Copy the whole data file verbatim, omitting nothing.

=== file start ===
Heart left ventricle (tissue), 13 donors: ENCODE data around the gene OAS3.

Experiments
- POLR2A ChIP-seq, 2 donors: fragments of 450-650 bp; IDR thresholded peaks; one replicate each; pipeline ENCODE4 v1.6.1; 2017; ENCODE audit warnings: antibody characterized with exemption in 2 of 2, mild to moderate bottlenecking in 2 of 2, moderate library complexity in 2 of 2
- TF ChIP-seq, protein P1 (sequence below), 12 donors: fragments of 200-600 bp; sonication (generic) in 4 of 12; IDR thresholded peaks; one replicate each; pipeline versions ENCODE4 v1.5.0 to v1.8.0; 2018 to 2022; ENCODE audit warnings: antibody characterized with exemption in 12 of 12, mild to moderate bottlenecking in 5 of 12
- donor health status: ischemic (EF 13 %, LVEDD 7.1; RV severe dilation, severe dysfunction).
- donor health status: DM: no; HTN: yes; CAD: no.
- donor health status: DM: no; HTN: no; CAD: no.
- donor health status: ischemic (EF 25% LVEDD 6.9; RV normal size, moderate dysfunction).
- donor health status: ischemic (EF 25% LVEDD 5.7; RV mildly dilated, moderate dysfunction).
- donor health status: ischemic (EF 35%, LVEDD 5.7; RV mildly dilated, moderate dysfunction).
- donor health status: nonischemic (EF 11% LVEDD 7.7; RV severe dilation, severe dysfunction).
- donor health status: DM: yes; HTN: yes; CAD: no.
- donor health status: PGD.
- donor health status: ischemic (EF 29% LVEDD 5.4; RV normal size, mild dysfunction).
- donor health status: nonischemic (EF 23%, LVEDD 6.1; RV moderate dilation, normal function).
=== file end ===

Heart left ventricle (tissue), 13 donors: ENCODE data around the gene OAS3.

Experiments
- POLR2A ChIP-seq, 2 donors: fragments of 450-650 bp; IDR thresholded peaks; one replicate each; pipeline ENCODE4 v1.6.1; 2017; ENCODE audit warnings: antibody characterized with exemption in 2 of 2, mild to moderate bottlenecking in 2 of 2, moderate library complexity in 2 of 2
- TF ChIP-seq, protein P1 (sequence below), 12 donors: fragments of 200-600 bp; sonication (generic) in 4 of 12; IDR thresholded peaks; one replicate each; pipeline versions ENCODE4 v1.5.0 to v1.8.0; 2018 to 2022; ENCODE audit warnings: antibody characterized with exemption in 12 of 12, mild to moderate bottlenecking in 5 of 12
- donor health status: ischemic (EF 13 %, LVEDD 7.1; RV severe dilation, severe dysfunction).
- donor health status: DM: no; HTN: yes; CAD: no.
- donor health status: DM: no; HTN: no; CAD: no.
- donor health status: ischemic (EF 25% LVEDD 6.9; RV normal size, moderate dysfunction).
- donor health status: ischemic (EF 25% LVEDD 5.7; RV mildly dilated, moderate dysfunction).
- donor health status: ischemic (EF 35%, LVEDD 5.7; RV mildly dilated, moderate dysfunction).
- donor health status: nonischemic (EF 11% LVEDD 7.7; RV severe dilation, severe dysfunction).
- donor health status: DM: yes; HTN: yes; CAD: no.
- donor health status: PGD.
- donor health status: ischemic (EF 29% LVEDD 5.4; RV normal size, mild dysfunction).
- donor health status: nonischemic (EF 23%, LVEDD 6.1; RV moderate dilation, normal function).